12.
American Journal of Respiratory and Critical Care Medicine ; 205(1), 2022.
Article in English | EMBASE | ID: covidwho-1927893

ABSTRACT

Rationale: Over 350,000,000 people have had SARS-CoV-2 infection worldwide. COVID-19 poses many challenges in the management of patients causing a long-term and significant burden on the healthcare system. Understanding the long-term complications is a challenge that the healthcare community and patients will face. To our knowledge, this is one of the largest retrospective analyses with the aim to understand the functional lung sequelae of the disease. Methods: We retrospectively reviewed 782 survivors who had COVID-19 diagnosed by RT-PCR and followed up at an outpatient pulmonary clinic in Hartford, Connecticut, USA, from March 2020 to June 2021. Data included patient's age, sex, comorbidities, pulmonary function tests (PFT), the maximal requirement of low-flow oxygen (LF), high-flow nasal cannula (HFNC), non-invasive ventilation (NIV) and mechanical ventilation (MV). We performed an adjusted logistic regression model to evaluate if severity of disease according to maximal oxygen support is associated with DLCO<80% in follow-up. SPSS IBM was used for the statistical modeling. Results: Of the 782 patients evaluated, 314 patients had PFT results available post COVID-19 for analysis. The mean age was 58.9±14.5 years, and of the total number of patients, 200 were female (63.7%). Other demographics are as follows: 156 (49.7%) were obese, 129 (41.2%) had asthma, 48 (15.3%) had COPD, 5 (1.6%) had Interstitial Lung Disease, 35 (11.1%) had anemia, 70 (22.3%) had diabetes mellitus, 164 (52.2%) had hypertension, 26 (8.3%) had heart failure. Only 14 (4.4%) required MV, 14 (4.5%) NIV, 29 (9.2%) HFNC, 94 (29.9%) LF and 153 (51.9%) remained on room air. Altered DLCO was seen in 107 patients (34.1%), 189 (60.1%) had normal DLCO, and 18 (5.7%) did not have DLCO, of which the latter were excluded from the analysis. Maximal oxygen support was associated with DLCO<80% on unadjusted analysis (p=0.003). However, it was not associated with DLCO<80% (p=0.2) when adjusted. Other variables associated with a higher risk of DLCO<80% were age (p<0.001) and COPD (p<0.028). Asthma was associated with lower risk of developing DLCO<80% (p<0.001). Conclusion: Patients with post-acute sequelae of SARS-CoV-2 infection can develop DLCO<80%, which may contribute to long-term symptoms. Altered DLCO was not associated with maximal oxygen support in the adjusted logistic regression analysis. However, this may be due to the low number of cases requiring MV or NIV, resulting in selection bias, given there was a higher mortality rate in patients requiring positive pressure ventilation. Additionally, age and COPD were correlated with DLCO<80%.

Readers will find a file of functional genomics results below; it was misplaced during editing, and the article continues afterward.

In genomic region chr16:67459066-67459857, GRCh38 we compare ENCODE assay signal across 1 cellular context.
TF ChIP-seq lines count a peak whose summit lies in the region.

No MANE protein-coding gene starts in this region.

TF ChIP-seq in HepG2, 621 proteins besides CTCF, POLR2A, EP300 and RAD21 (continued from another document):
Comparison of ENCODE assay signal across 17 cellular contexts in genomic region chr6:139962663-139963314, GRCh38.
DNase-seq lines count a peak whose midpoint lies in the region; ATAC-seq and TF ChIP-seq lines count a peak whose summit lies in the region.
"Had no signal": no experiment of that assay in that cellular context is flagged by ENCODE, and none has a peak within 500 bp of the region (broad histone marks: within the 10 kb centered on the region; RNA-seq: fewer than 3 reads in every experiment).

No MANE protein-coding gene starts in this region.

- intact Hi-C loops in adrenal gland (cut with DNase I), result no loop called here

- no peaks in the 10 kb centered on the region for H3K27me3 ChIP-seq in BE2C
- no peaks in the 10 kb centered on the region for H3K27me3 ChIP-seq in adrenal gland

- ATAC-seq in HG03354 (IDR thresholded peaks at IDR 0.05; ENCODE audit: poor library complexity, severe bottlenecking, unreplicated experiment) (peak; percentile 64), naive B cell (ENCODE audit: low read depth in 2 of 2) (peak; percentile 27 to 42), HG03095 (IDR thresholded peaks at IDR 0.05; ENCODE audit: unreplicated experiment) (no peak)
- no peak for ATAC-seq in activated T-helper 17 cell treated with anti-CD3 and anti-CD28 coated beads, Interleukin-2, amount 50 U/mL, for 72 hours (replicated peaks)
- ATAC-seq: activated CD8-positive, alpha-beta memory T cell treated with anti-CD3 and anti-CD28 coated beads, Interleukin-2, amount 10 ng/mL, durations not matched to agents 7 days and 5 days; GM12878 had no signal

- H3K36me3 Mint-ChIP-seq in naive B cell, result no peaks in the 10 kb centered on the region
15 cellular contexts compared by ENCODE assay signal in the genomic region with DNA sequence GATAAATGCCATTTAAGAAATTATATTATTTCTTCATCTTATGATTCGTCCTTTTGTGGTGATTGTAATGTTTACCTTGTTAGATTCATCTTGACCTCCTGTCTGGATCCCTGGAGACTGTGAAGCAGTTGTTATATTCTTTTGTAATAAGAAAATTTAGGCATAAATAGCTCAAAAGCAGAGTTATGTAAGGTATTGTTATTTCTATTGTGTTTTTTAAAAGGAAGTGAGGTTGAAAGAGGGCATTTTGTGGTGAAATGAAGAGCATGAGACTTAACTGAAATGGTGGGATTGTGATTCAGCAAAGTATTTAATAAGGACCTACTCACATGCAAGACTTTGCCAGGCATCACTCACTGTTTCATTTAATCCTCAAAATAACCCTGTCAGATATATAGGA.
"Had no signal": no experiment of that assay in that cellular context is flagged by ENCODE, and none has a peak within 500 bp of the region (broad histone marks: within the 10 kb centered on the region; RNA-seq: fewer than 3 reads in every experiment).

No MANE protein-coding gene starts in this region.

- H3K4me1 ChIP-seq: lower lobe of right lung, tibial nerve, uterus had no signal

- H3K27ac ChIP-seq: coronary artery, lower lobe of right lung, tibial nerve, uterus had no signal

13.
American Journal of Respiratory and Critical Care Medicine ; 205(1), 2022.
Article in English | EMBASE | ID: covidwho-1927891

ABSTRACT

Introduction/Rationale: People with multiple chronic diseases, such as heart failure (HF) or chronic obstructive pulmonary disease (COPD), are at elevated risk of unplanned repeated hospitalization. Transitional care has been recognized as reducing unexpected rehospitalization after discharge from hospital to home. As the COVID-19 pandemic is prolonged, individual home healthcare services are getting increased attention for post-acute care. However, less is known about the effectiveness of nurse-led transitional care programs, including home-visit intervention. Objectives: This study aimed to identify the effectiveness of nurse-led home-visit transitional care programs in improving health service utilization, functional status, and quality of life (QoL) among people discharged from hospital to home. Methods: We conducted a scoping review of the EBSCOMedline, Cochrane Library and Embase databases searching for articles containing a combination of “home care,” “transitional care,” and “care coordination” between 1973 and 2021. Inclusion criteria were: randomized controlled trials (RCTs) or quasi-experimental studies, adults who need continuing healthcare after discharged to home, and affecting at least one of the following outcomes: hospital readmission, functional status, and QoL. Results: Initial searching identified 1552 potential records, 1328 s were screened, and 105 full texts were retrieved. A total of 16 studies met the selection criteria. Seven studies were conducted in North America and most were RCTs (n=14). Most participants (mean=73 years) had multiple chronic diseases, such as stroke, COPD, or HF. Regarding discharge plans, two-thirds of the studies included a pre-and a post-discharge plan (n=11). All studies included a home-visit intervention regularly or as needed over a period from one week to two years. Intervention team providers were the research team only (n=2), a collaboration with a hospital team (n=4), a community team (n=4), or a hospital team plus a community team (n=6). Hospital readmissions were assessed in 12 studies and found to be significantly lower in the intervention group (n=4). Physical function status was assessed in seven studies and was significantly better in the intervention group (n=2). QoL was assessed in eight studies and was significantly greater in the intervention group (n=3). Conclusions: About 30% of the studies reported that home-visit transitional care interventions had positive effects on hospital readmissions, physical function status, and QoL. More studies are required to include patient engagement and the use of technology, such as telehealth, in transitional care plans to improve selfcare at home.

14.
American Journal of Respiratory and Critical Care Medicine ; 205(1), 2022.
Article in English | EMBASE | ID: covidwho-1927855

ABSTRACT